The Social Cellars were born in Sicily at the end of the 1950s, forming  the first cooperatives that brought together the winemakers of the territory.

Before then, the Sicilian wine was used as a blending wine for French and Piedmontese varieties, due to their characteristic strong alcohol content.

In the 70s, however, Sicilian winemakers refined their production techniques and thus began to produce the first products of the territory with a controlled designation of origin.

It is believed that, in Sicily, grapevines grew spontaneously, even before the appearance of man on Earth, as evidenced by the fossil pips found on the slopes of Etna and in the Aeolian Islands. It is also believed that since the 12th century B.C. the consumption of wine was widespread among the Elimi and other populations who inhabited Sicily during the Bronze Age.

With the Phoenician colonization, and, especially, with the proliferation of Greek colonies along the Sicilian coast since the eighth century, viticulture experienced a period of extraordinary diffusion throughout the island.

The Greeks introduced pruning, varietal selection and sapling cultivation, and planted different varieties brought directly from the motherland. Among them we remember the ancestors of Inzolia, Grecanico and Catarratto, which still today are the white grape varieties among the most cultivated in Sicily.

The importance of the culture of grapevine and wine is evidenced by the rich decorations on the wine vessels, the bowls, the craters found in the various archeological areas of Selinunte, Agrigento, Syracuse, and even by a silver coin minted in Naxos, near of Taormina, depicting on one side the head of Dionysus and on the other a bunch of grapes.

The development of viticulture in Sicily was further consolidated in the Roman period and from here, thanks to the Romans, grapevines and wine began their journey of adaptation to the different climates and environmental conditions of Europe: wine did for Rome at least as much as the its legions in the conquest and consolidation of the Empire and was an extraordinary vehicle for the cultural colonization of the peoples of the other side of the Alps, from France to Germany, from Spain to the eastern provinces.

It is said that Mamertine was Julius Caesar’s favorite wine, that Pliny the Elder liked the Faro and that the wines of Triocala and Entella were exported to many regions of the Empire.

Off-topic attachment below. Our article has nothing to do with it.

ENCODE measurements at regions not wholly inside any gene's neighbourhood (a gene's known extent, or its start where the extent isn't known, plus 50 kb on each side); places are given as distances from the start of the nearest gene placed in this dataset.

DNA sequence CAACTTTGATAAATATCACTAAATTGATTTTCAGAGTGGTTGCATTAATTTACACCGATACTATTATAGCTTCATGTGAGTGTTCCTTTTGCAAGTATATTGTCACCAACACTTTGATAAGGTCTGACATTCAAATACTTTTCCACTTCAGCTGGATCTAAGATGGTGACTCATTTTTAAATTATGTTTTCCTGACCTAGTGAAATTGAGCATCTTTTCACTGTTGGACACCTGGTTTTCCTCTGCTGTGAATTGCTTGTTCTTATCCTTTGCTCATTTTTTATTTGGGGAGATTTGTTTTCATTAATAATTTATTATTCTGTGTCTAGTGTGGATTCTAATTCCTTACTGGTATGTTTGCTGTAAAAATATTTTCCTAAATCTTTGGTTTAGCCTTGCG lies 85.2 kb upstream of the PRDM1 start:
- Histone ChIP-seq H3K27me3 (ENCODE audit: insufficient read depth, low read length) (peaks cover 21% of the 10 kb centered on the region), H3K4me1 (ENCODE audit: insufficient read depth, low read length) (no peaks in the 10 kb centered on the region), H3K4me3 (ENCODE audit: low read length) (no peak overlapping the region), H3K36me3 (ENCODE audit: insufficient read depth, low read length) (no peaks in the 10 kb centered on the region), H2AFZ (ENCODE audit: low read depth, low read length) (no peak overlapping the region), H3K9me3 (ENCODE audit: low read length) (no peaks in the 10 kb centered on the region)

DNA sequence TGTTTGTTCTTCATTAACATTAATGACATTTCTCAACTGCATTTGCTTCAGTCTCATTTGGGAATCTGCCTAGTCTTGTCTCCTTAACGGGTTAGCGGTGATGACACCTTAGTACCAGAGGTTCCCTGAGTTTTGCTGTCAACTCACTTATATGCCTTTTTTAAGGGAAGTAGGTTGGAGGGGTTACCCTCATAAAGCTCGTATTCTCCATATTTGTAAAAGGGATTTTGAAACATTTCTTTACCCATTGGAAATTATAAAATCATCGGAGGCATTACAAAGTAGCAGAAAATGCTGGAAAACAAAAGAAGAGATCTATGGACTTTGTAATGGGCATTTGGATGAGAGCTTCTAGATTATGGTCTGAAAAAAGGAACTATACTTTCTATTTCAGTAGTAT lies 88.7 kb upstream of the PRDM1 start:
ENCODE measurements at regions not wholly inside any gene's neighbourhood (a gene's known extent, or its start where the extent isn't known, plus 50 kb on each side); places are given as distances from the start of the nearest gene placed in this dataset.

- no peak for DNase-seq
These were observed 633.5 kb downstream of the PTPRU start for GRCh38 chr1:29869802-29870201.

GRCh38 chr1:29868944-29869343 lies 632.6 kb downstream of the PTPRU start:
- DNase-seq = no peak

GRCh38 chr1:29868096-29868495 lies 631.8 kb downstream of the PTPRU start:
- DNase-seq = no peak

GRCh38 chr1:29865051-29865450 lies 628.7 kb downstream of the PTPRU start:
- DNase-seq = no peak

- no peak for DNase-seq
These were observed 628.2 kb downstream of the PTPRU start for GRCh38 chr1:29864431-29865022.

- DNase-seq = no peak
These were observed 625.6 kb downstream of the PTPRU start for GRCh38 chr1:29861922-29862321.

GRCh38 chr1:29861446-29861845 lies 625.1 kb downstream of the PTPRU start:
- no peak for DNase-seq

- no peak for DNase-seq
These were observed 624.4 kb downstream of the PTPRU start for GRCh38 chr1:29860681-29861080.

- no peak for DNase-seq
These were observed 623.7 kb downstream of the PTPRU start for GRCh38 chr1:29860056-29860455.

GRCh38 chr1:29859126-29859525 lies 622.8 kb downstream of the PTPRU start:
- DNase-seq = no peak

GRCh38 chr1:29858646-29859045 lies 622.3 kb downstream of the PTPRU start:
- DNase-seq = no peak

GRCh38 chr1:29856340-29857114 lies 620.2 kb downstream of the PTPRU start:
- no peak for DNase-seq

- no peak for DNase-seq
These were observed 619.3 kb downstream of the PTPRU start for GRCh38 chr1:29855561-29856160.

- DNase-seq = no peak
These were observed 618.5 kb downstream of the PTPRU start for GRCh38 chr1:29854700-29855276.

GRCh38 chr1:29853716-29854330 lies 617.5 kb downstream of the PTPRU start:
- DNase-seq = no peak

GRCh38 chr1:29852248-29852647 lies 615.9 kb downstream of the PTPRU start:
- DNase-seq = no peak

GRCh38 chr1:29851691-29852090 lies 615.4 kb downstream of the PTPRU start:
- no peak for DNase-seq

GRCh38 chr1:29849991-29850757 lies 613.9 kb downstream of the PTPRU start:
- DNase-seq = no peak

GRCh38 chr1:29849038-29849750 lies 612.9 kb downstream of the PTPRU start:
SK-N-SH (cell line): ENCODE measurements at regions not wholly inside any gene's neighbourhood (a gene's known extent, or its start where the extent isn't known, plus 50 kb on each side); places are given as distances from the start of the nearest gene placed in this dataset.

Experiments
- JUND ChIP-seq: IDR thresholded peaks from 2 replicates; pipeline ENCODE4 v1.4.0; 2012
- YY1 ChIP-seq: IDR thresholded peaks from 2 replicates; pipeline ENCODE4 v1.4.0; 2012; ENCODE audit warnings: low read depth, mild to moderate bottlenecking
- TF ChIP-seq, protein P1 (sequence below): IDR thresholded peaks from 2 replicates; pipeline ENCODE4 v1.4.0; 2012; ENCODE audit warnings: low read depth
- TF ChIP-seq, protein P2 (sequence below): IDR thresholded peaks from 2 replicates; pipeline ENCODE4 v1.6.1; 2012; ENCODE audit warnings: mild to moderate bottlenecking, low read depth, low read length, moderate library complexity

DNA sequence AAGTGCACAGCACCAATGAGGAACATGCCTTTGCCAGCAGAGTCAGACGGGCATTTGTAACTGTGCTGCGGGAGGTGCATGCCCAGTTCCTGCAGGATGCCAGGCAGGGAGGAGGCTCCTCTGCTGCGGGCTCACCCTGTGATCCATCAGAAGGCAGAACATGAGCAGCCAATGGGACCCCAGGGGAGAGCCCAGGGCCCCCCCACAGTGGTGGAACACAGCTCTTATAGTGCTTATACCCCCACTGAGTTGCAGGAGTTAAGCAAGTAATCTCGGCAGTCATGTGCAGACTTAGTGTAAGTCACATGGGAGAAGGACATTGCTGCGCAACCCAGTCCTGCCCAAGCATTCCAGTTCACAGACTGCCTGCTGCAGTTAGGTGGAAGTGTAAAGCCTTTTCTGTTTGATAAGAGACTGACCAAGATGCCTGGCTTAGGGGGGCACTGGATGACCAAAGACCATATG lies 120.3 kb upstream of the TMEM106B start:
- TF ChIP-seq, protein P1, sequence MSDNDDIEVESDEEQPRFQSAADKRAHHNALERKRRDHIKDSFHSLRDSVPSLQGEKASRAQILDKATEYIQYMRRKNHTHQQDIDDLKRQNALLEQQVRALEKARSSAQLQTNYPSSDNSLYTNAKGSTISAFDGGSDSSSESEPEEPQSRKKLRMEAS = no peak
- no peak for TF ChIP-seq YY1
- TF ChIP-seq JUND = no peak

In the following centuries, after a brief decline following Arab domination, Sicilian wines experienced moments of true splendor with the Aragonese, who began to export them throughout Europe, and later with the Bourbons. It was precisely in the period of the Viceroys, at the end of the 1700s, that Marsala was born and with it Sicilian wines landed in the Americas.

At the end of the 19th century the vineyards were decimated by phylloxera, which destroyed almost 70% of the European viticultural heritage: the replanting lasted over half a century, until its total reconstitution in the 1960s.

Since the 70’s, Sicilian enology has experienced a period of great development, gradually abandoning mass production and increasingly orienting itself towards the elaboration of quality wines: first with experimentation on international vines (Chardonnay, Merlot, Cabernet Sauvignon and Syrah), and in the last ten years with the rediscovery and enhancement of the most interesting indigenous varieties.

Today there are more than one hundred Sicilian autochthonous grapevines selected and cataloged, and at least twenty of them are able to give life to wines of exceptional quality. Among the red berried grapes, in addition to the Nero d’Avola -now known all over the world- we can mention the Nerello Mascalese and Cappuccio, the Frappato, the Alicante, the Perricone, the Nocera, while among the white berried varieties, apart from the splendid Inzolia (and to Grecanico and Catarratto of which we spoke earlier), the Carricante, the Malvasia di Lipari, the Zibibbo, the Moscato di Siracusa and the Grillo are worth mentioning.

These unique varieties, many of which are still unknown, represent an extraordinary ampelographic and cultural heritage, which has continued throughout the centuries and has made Sicily the island of wine par excellence.

Sicilian wines are recognized with several awards, such as Denominazione di Origine Controllata (DOC), Denominación de Origen Controlada y Garantizada (DOCG) and Indicazione Geografica Tipica (IGT).

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